One of the fun things about publishing regularly is that on rare occasion, you get to coin a phrase. Publish enough and eventually one of your unique phrases will get some traction.
Folks who write regularly and have created a catch phrase include Doug Kass (Blah-flation), Jeff Saut (Ag-flation) and John Mauldin (the Muddle through Economy).
Inflation Ex Inflation is probably the best known prase I’ve coined, but there have been several others. The most recent was July 2007’s "Retail Slumming."Perhaps one day, the Pervasive Pollyannas of Prosperity will offset the Nattering Nabobs of Negativity.
"In my mind, the significance of this is that the Real Estate may slow down in a slow motion fashion also."
And then more explicitly a few days later:
"Our expectation for the slow motion slow down rests on Real Estate cooling (which its been doing since August),
home construction and sales slipping, and prices slowly sliding. That
may stop the Fed from tightening appreciably further (2 and through?).
Mortgage rates staying below 6.5% allows Real Estate to maintain a
moderate level of activity — but one that is obviously way off its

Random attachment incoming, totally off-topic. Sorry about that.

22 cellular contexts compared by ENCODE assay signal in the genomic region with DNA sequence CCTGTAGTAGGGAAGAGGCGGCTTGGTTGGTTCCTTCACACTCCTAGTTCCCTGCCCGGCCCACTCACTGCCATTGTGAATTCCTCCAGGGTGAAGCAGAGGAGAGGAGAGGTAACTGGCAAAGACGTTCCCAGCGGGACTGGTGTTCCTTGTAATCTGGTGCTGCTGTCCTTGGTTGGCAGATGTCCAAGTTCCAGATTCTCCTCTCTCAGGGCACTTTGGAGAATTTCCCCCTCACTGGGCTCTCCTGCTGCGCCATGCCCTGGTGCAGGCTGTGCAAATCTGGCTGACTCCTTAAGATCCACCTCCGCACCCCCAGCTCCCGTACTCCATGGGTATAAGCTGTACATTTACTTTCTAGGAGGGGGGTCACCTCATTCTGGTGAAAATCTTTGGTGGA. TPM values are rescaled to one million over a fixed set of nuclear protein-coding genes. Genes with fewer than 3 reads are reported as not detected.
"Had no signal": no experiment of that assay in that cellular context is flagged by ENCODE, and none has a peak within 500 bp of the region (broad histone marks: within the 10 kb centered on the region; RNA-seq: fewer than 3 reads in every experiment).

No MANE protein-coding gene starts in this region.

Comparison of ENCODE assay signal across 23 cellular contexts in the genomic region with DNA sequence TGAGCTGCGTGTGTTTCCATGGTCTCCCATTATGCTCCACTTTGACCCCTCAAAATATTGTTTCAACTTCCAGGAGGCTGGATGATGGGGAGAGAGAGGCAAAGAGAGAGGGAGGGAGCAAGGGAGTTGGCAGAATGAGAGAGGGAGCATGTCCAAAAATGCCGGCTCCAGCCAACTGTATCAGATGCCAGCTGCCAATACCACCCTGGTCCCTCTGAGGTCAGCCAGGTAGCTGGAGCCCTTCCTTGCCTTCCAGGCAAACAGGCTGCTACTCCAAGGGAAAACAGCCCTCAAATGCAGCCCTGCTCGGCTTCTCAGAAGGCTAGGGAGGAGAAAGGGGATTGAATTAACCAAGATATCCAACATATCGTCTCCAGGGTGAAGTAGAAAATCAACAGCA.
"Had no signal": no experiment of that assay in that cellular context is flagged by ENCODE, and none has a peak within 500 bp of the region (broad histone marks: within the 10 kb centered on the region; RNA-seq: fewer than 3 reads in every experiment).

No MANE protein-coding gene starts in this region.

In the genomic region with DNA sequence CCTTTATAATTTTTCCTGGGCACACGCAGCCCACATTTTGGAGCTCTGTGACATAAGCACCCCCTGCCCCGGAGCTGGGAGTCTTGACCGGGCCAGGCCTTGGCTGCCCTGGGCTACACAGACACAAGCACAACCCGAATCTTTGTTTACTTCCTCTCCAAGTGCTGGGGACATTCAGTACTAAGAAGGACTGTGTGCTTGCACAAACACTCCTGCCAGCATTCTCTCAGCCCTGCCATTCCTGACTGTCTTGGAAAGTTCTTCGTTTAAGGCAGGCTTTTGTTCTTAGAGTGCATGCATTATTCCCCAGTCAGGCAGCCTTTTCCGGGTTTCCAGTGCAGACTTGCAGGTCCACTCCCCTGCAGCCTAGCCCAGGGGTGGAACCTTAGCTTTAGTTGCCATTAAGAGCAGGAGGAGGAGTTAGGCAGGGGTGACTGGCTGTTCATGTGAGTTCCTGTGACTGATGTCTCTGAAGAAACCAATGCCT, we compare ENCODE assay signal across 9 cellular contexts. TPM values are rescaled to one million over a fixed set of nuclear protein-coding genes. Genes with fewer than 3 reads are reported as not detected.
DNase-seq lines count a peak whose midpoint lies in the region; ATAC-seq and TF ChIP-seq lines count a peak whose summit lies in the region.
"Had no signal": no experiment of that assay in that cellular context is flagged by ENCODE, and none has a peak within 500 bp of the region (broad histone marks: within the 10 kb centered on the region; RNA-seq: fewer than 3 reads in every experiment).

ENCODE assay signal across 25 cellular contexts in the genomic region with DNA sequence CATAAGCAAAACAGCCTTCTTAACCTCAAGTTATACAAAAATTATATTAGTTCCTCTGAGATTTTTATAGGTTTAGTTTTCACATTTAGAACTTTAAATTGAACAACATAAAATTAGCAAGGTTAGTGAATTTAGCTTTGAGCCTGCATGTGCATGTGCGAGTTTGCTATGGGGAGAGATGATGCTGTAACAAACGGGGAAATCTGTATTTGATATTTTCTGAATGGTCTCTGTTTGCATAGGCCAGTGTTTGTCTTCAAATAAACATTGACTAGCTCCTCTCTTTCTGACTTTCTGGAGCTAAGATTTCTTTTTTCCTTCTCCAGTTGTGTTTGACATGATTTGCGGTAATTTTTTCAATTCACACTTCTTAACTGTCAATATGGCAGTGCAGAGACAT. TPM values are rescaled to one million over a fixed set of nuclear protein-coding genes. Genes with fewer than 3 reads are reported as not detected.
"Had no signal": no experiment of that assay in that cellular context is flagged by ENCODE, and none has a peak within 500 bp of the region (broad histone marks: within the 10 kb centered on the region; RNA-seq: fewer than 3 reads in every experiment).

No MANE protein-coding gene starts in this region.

prior white hot pace."
Which brings us to today. In a NYTime’s OpEd, Paul Krugman used the phrase "A Slow-Mo Meltdown." To be blunt, it doesn’t have quite the alliterative pop of Slow Motion Slow Down; plus, a meltdown tends to occur rapidly, and the present meltdown has been going on for nearly a year. (Paul, feel free to borrow "Slow Motion Slow Down" — you’ll find its quite effective!)
Question: What other interesting words or phrases have crept into the finacial vernacular over the past few years? Anything specific that you particularly like or dislike?
If you can include an author and/or URL, that would be great.
What say ye?
Retail Follow Up (Friday, July 13, 2007)
Top Ticking Real Estate is Different Than Stocks (January 26, 2006)
The Real Estate Soufflé (January 30, 2006)
A Slow-Mo Meltdown
NYT, August 4, 2008